Forest Restoration Carbon Analysis of Baseline Carbon Emissions and Removal in Tropical Rainforest at La Selva Central, Peru Page: 3 of 57
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Forest Restoration Carbon Analysis of Baseline Carbon Emissions and Removal in Tropical Rainforest
at La Selva Central, Peru
Conversion of tropical forest to agricultural land and pasture has reduced forest extent and the provision of ecosystem
services, including watershed protection, biodiversity conservation, and carbon sequestration. Forest conservation
and reforestation can restore those ecosystem services. We have assessed forest species patterns, quantified
deforestation and reforestation rates, and projected future baseline carbon emissions and removal in Amazon tropical
rainforest at La Selva Central, Peru. The research area is a 4800 km2 buffer zone around the Parque Nacional
Yanachaga-Chemill6n, Bosque de Protecci6n San Matias-San Carlos, and the Reserva Comunal Yanesha. A
planned project for the period 2006-2035 would conserve 4000 ha of forest in a proposed 7000 ha Area de
Conservaci6n Municipale de Chontabamba and establish 5600 ha of natural regeneration and 1400 ha of native
species plantations, laid out in fajas de enriquecimiento (contour plantings), to reforest 7000 ha of agricultural land.
Forest inventories of seven sites covering 22.6 ha in primary forest and 17 sites covering 16.5 ha in secondary forest
measured 17 073 trees of diameter 10 cm. The 24 sites host trees of 512 species, 267 genera, and 69"families. We
could not identify the family of 7% of the trees or the scientific species of 21% of the trees. Species richness is 346 in
primary forest and 257 in the secondary forest. In primary forest, 90% of aboveground biomass resides in old-growth
species. Conversely, in secondary forest, 66% of aboveground biomass rests in successional species. The density of
trees of diameter 10 cm is 366 trees ha-1 in primary forest and 533 trees ha-1 in secondary forest, although the
average diameter is 24" "15 cm in primary forest and 17 8 cm in secondary forest. Using Amazon forest biomass
equations and wood densities for 117 species, aboveground biomass is 240" "30"t"ha in the primary sites and 90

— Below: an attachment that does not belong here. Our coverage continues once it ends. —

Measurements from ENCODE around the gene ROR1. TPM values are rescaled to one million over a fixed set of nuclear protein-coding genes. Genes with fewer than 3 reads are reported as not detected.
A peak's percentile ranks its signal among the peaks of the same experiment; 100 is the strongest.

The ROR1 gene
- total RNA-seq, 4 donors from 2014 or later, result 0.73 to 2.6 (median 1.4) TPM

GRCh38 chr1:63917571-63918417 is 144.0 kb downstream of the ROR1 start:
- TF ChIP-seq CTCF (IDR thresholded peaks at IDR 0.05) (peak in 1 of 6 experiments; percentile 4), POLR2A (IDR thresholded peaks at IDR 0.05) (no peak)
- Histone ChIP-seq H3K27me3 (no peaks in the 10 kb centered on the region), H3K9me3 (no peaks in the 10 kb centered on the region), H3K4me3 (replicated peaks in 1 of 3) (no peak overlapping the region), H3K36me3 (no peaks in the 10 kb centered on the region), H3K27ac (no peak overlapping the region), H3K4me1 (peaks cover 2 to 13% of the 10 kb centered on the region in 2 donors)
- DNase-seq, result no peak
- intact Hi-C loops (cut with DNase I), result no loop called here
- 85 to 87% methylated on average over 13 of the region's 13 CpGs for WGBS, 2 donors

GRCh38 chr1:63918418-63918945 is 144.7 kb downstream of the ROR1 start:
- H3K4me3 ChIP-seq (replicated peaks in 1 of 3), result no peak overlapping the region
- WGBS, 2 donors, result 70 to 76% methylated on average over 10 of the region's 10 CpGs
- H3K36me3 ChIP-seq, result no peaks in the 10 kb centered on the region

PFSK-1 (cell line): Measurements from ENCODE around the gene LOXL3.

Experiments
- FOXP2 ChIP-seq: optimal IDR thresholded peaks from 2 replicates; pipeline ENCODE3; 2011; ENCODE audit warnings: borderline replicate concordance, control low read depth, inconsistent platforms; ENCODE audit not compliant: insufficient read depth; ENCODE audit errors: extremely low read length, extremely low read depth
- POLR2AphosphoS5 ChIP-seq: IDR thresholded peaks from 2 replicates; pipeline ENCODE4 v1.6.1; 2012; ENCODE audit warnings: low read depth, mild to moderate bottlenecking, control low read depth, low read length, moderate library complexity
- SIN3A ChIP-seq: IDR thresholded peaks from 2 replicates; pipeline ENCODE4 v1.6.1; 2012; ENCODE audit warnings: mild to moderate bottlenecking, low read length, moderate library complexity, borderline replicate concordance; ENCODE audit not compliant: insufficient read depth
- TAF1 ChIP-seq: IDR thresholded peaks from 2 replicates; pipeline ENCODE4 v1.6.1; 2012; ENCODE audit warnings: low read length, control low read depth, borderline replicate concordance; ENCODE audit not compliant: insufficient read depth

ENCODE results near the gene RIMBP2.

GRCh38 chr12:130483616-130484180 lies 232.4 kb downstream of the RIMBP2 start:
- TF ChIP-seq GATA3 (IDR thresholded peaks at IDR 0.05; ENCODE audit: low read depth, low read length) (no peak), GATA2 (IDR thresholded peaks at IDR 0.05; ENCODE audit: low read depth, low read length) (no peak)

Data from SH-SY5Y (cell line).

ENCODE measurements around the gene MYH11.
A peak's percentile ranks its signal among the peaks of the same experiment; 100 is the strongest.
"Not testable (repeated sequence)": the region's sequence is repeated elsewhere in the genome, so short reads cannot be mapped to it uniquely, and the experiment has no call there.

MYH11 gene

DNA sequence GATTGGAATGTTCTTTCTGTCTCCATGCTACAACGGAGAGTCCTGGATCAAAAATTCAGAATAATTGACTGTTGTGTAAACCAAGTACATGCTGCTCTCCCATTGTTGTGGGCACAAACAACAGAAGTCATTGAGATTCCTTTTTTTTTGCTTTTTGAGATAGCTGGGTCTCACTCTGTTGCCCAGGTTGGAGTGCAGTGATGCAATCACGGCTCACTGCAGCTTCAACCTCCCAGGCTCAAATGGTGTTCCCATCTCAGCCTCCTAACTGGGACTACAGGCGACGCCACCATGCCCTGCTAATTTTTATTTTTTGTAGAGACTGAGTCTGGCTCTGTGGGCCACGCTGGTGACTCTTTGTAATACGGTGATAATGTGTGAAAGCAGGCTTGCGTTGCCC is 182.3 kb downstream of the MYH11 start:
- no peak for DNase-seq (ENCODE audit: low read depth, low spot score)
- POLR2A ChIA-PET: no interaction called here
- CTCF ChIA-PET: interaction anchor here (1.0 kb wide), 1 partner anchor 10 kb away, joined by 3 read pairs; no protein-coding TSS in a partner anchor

10 t ha-1 in the secondary sites. Aboveground carbon density is 120" 15 t ha-1 in primary forest and 40 5 t ha-1 in
secondary forest. Forest stands in the secondary forest sites range in age from 10"to 42 y. Growth in biomass (t ha)
as a function of time (y) follows the relation: biomass = 4.09 - 0.017 age2 (p"<"0.001). Aboveground biomass and
forest species richness are positively correlated (r2 = 0.59, p"<"0.001). Analyses of Landsat data show that the land
cover of the 3700 km2 of non-cloud areas in 1999 was: closed forest 78%; open forest 12%, low vegetation cover 4%,
sparse vegetation cover 6%. Deforestation from 1987 to 1999 claimed a net 200"km2 of forest, proceeding at a rate of
0.005"y-1. Of those areas of closed forest in 1987, only 89% remained closed forest in 1999. Consequently, closed
forests experienced disruption in the time period at double the rate of net deforestation. The three protected areas
experienced negligible deforestation or slight reforestation. Based on 1987 forest cover, 26"000 ha are eligible for
forest carbon trading under the Clean Development Mechanism, established by the Kyoto Protocol to the United
Nations Framework Convention on Climate Change. Principal components analysis showed that distance to non-
forest was the factor that best explained observed patterns of deforestation while distance to forest best explained
observed patterns of reforestation, more significant than elevation, distance to rivers, distance to roads, slope, and
distance to towns of population > 400. Aboveground carbon in live vegetation in the project area decreased from
35"million 4 million t in 1987 to 34 million 4 million t in 1999. Projected aboveground carbon in live vegetation
would fall to 33 million 4 million t in 2006, 32"million millionn t in 2011, and 29 million "3 million t in 2035.
Projected net deforestation in the research area would total 13"000" 3000 ha in the period 1999-2011, proceeding at
a rate of 0.003 0.0007 y-1, and would total 33 000 7000"ha in the period 2006-2035. The proposed 7000 ha of
forest conservation could prevent gross baseline deforestation of 100 ha (min. 70 ha, max"150"ha) in the period 2006-
2035, averting baseline carbon emissions of 10"000 t (min. 6 000 t, max. 18 000 t). Projected gross reforestation in
the research area would total 8500 "1500"ha in the period 1999-2011, proceeding at a rate of 0.0012"y1
(min."0.01"y-1, max. 0.014 y-1), and would total 24 000 4000 ha in the period 2006-2035. Gross baseline
reforestation for the proposed 7000 ha of reforestation would total 2600 400 ha in the period 2006-2035,
representing a baseline removal from the atmosphere of 73"000 t carbon (min. 30 000 t, max."120"000 t). The
proposed reforestation project could sequester 230 000 t carbon (min. 140 000 t, max."310"000"t) above baseline
removal in the period 2006-2035. Through this applied research, we have developed a forest restoration carbon
analysis method that quantifies measures of success for forest conservation and projects the future carbon benefit of
the restoration of biologically significant forests.
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Gonzalez, Patrick; Kroll, Benjamin & Vargas, Carlos R. Forest Restoration Carbon Analysis of Baseline Carbon Emissions and Removal in Tropical Rainforest at La Selva Central, Peru, report, January 10, 2006; United States. (https://digital.library.unt.edu/ark:/67531/metadc878328/m1/3/: accessed March 26, 2019), University of North Texas Libraries, Digital Library, https://digital.library.unt.edu; crediting UNT Libraries Government Documents Department.